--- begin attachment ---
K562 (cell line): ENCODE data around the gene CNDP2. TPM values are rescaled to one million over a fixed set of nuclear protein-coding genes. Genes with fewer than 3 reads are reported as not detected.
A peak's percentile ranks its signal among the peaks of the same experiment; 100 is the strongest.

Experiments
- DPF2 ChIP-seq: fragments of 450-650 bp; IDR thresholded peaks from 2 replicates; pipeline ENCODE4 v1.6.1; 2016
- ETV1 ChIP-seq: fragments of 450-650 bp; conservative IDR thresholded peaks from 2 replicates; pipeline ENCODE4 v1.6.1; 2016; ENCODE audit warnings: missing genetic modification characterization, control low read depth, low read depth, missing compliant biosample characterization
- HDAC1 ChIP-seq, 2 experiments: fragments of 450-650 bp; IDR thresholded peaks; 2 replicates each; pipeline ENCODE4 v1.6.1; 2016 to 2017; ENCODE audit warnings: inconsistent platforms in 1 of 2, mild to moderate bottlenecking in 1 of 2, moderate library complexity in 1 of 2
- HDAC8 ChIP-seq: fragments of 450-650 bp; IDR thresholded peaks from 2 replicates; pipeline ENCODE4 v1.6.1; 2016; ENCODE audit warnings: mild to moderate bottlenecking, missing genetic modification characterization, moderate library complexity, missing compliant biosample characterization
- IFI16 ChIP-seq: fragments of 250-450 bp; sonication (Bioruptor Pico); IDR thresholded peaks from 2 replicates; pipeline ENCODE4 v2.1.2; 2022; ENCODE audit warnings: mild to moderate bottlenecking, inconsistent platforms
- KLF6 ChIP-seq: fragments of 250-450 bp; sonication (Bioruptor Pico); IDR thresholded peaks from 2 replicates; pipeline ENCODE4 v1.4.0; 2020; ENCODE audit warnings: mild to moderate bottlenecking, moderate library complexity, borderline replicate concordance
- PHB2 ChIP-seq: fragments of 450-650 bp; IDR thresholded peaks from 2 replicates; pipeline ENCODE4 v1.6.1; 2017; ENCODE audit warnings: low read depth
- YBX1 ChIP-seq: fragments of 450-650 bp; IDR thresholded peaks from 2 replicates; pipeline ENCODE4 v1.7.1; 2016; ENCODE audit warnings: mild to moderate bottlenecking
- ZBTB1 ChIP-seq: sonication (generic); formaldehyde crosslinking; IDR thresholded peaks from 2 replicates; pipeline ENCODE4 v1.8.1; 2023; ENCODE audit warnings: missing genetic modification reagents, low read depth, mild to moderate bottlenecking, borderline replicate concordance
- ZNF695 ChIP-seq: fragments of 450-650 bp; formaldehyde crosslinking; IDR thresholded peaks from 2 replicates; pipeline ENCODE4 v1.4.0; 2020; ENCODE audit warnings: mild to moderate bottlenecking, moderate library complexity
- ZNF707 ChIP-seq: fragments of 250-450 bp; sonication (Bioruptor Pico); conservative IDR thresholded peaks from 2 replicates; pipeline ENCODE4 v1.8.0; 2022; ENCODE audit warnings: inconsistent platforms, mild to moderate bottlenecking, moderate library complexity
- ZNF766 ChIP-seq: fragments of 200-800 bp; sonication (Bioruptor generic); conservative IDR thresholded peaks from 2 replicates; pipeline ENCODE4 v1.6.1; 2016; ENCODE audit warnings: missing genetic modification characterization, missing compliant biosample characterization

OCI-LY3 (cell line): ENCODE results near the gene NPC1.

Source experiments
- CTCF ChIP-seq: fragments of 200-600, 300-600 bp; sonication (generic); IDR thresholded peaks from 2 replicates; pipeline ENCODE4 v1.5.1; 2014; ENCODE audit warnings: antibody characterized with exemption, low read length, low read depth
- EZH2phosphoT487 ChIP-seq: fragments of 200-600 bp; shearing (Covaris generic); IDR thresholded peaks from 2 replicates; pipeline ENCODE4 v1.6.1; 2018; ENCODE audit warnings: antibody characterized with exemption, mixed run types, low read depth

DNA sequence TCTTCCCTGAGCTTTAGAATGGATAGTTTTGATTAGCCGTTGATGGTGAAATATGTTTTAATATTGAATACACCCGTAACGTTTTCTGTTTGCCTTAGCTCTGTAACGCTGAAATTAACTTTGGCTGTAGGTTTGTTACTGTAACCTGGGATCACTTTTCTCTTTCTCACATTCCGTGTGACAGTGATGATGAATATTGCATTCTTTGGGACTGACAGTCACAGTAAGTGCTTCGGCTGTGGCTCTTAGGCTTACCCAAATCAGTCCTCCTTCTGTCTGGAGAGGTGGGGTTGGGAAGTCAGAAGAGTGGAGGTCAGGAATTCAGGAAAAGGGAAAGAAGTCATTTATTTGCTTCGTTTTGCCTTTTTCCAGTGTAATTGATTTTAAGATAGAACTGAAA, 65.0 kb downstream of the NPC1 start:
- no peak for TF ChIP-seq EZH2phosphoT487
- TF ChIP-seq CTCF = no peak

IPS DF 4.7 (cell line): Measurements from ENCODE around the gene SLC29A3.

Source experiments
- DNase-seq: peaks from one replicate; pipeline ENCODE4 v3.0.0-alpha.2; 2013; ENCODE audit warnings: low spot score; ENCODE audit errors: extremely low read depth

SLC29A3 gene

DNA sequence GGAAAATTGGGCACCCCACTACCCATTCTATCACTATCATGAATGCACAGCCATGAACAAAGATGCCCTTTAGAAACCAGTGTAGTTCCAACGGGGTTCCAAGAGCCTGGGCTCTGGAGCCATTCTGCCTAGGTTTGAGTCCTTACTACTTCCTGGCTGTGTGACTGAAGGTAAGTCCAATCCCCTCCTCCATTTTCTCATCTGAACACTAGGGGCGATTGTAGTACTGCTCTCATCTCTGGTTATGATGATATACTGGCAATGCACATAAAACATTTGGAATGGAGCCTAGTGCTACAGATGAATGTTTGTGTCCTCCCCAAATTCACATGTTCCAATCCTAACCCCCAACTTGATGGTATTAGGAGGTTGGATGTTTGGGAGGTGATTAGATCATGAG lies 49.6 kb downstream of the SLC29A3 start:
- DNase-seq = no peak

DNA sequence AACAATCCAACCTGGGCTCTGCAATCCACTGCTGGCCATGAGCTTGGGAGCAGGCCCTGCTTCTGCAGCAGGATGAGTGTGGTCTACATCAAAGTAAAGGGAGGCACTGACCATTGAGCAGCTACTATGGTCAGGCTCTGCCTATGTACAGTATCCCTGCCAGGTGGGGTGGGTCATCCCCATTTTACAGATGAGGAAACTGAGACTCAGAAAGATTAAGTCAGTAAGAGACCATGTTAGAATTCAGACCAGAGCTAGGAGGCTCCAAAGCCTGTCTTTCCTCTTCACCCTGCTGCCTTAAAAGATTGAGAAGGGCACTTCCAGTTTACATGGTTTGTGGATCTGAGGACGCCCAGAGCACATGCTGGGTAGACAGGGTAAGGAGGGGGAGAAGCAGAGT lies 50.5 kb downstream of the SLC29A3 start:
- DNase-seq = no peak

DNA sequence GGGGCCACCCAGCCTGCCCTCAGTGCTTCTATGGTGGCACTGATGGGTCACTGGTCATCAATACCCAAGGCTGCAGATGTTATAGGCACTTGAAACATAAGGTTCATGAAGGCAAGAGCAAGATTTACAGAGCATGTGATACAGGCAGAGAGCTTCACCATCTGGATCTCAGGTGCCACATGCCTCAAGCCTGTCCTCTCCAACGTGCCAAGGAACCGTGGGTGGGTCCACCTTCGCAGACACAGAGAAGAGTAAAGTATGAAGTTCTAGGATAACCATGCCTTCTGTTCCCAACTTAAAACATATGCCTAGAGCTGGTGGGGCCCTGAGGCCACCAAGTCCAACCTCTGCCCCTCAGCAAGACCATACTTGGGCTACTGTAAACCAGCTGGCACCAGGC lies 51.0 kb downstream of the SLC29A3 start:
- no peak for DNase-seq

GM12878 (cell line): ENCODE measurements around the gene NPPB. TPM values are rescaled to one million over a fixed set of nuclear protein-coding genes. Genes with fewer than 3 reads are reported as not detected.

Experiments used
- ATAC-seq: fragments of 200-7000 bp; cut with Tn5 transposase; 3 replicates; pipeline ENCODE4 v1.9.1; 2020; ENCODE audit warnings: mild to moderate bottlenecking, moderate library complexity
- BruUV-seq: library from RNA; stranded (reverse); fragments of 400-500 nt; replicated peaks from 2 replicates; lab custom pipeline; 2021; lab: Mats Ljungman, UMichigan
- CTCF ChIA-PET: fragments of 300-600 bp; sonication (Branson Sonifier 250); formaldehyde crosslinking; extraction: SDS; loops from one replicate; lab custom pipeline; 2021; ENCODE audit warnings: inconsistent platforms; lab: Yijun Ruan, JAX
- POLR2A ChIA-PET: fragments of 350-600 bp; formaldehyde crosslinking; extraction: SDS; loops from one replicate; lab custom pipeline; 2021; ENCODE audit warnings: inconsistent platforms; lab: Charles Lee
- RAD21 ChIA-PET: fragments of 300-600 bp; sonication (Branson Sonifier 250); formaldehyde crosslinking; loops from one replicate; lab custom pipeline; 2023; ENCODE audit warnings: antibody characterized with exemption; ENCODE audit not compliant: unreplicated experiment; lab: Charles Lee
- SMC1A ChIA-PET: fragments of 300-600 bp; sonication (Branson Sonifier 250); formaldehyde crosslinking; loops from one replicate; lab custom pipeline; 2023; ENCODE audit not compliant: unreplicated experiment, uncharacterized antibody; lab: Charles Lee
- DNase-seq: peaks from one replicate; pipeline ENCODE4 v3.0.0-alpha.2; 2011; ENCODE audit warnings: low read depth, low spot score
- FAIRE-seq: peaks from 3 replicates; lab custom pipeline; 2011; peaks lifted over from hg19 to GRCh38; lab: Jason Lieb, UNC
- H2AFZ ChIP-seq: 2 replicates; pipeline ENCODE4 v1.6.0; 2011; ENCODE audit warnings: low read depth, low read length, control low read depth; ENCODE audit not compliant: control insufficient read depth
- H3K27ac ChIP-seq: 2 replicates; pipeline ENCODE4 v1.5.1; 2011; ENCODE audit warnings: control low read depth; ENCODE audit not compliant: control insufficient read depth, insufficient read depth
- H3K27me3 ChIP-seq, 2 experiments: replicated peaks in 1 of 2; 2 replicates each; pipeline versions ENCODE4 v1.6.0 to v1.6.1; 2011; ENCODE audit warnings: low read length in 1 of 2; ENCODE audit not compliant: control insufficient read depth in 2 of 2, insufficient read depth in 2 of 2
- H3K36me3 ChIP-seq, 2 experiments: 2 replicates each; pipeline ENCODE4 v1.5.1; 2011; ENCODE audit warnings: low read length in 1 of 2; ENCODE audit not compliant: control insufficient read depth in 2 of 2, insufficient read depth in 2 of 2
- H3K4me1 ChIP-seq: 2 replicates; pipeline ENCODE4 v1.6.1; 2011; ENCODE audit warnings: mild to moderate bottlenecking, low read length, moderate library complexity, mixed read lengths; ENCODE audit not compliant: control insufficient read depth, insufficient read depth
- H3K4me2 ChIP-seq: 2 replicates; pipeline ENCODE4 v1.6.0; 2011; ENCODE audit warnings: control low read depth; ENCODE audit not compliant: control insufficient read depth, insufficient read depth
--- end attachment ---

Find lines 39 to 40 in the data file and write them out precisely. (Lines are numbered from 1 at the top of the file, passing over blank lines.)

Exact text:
- RAD21 ChIA-PET: fragments of 300-600 bp; sonication (Branson Sonifier 250); formaldehyde crosslinking; loops from one replicate; lab custom pipeline; 2023; ENCODE audit warnings: antibody characterized with exemption; ENCODE audit not compliant: unreplicated experiment; lab: Charles Lee
- SMC1A ChIA-PET: fragments of 300-600 bp; sonication (Branson Sonifier 250); formaldehyde crosslinking; loops from one replicate; lab custom pipeline; 2023; ENCODE audit not compliant: unreplicated experiment, uncharacterized antibody; lab: Charles Lee